This Technical Information Report (TIR) will review the global industry battery size standards for xEV vehicles to provide guidance for those developing battery powered vehicles. Including a review of the sizes and standards that are currently being developed or used for cylindrical cells, pouch (or polymer) cells, and for prismatic can cells. The lithium-ion cell will be the focus of this survey, but module and pack level size standards, where available, will also be included.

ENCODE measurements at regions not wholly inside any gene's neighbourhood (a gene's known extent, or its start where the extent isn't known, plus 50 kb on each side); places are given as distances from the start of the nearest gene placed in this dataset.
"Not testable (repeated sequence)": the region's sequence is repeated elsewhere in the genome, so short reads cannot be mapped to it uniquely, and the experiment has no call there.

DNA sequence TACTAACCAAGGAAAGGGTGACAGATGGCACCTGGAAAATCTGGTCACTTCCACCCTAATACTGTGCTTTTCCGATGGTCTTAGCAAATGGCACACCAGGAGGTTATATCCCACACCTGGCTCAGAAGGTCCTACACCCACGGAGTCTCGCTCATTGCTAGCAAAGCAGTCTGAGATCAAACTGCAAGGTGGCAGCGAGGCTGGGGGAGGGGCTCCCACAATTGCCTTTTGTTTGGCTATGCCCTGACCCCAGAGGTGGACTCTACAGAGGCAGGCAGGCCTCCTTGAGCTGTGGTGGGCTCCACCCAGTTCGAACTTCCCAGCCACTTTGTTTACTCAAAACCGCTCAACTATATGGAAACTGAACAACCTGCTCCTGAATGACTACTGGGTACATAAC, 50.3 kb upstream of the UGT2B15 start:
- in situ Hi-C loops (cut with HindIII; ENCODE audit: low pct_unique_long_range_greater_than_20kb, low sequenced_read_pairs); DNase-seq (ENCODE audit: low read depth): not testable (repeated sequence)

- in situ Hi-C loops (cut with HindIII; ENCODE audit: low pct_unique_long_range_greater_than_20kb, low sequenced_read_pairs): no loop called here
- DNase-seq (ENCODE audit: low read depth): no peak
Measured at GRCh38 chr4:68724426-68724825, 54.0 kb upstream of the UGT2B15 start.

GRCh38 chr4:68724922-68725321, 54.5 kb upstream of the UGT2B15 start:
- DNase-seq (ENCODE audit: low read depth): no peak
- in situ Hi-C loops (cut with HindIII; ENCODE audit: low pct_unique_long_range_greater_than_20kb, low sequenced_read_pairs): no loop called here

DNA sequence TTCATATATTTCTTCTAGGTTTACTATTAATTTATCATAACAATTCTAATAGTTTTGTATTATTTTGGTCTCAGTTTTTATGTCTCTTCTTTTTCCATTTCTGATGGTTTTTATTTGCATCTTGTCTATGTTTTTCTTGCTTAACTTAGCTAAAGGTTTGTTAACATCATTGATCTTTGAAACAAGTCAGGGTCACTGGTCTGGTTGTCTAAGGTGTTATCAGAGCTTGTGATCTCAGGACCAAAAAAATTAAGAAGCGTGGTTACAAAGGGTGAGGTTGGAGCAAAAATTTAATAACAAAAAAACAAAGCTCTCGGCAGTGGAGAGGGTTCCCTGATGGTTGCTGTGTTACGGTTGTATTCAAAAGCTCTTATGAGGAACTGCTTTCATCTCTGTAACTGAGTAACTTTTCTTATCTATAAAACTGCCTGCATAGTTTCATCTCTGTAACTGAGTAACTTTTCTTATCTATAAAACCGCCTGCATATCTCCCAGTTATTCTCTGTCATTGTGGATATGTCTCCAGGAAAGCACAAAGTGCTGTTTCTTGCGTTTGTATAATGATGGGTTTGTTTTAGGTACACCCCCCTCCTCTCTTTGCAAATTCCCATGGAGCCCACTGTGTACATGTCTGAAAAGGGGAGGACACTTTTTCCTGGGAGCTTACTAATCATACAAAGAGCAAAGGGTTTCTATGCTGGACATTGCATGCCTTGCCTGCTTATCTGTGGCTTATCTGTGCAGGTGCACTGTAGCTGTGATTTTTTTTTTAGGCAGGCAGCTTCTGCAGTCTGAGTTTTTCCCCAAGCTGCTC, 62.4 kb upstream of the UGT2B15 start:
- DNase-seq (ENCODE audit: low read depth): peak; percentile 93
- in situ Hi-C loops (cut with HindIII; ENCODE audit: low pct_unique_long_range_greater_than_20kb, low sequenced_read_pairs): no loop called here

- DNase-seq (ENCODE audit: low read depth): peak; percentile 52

This SAE Battery Size Standardization Information Report is intended to provide comprehensive reference and background information pertaining to global industry battery size standards for xEV vehicles. With the introduction of the lithium-ion battery cell in 1991 the portable power industry quickly consolidated to a common form factor based on an 18mm diameter and a 65mm height (18650). This remained the de facto industry standard cell size for portable power applications until the advent of the “pouch” or “polymer” cell in the late 1990’s. Due to the relative flexibility of the pouch manufacturing process many different sizes of cells were introduced ranging from small milli ampere-hour size cells up to cells with over 100 ampere-hours. In the late 1990’s a prismatic hard packaged can cell was introduced and is being used in many xEV products in many different sizes. Companies and system integrators have long described the value of coming to a set of standard cell sizes in order to create multiple sources and to help the battery industry drive down costs. With different vehicle architectures, different applications, different markets and uses, and different philosophies vehicle manufacturers have a wide variation in their requirements that drives different types of cells and mechanical design solutions. The International Organization for Standardization (ISO), the Standardization Administration of China (SAC), China Automotive Technology and Research Center (CATARC), Verband der Automobilindustrie (VDA), and Deutsches Institut für Normung (DIN) are just a few of the organizations that are working on cell level standards. There are many similarities in these standards but they are also largely driven by the local automobile manufacturer’s requirements.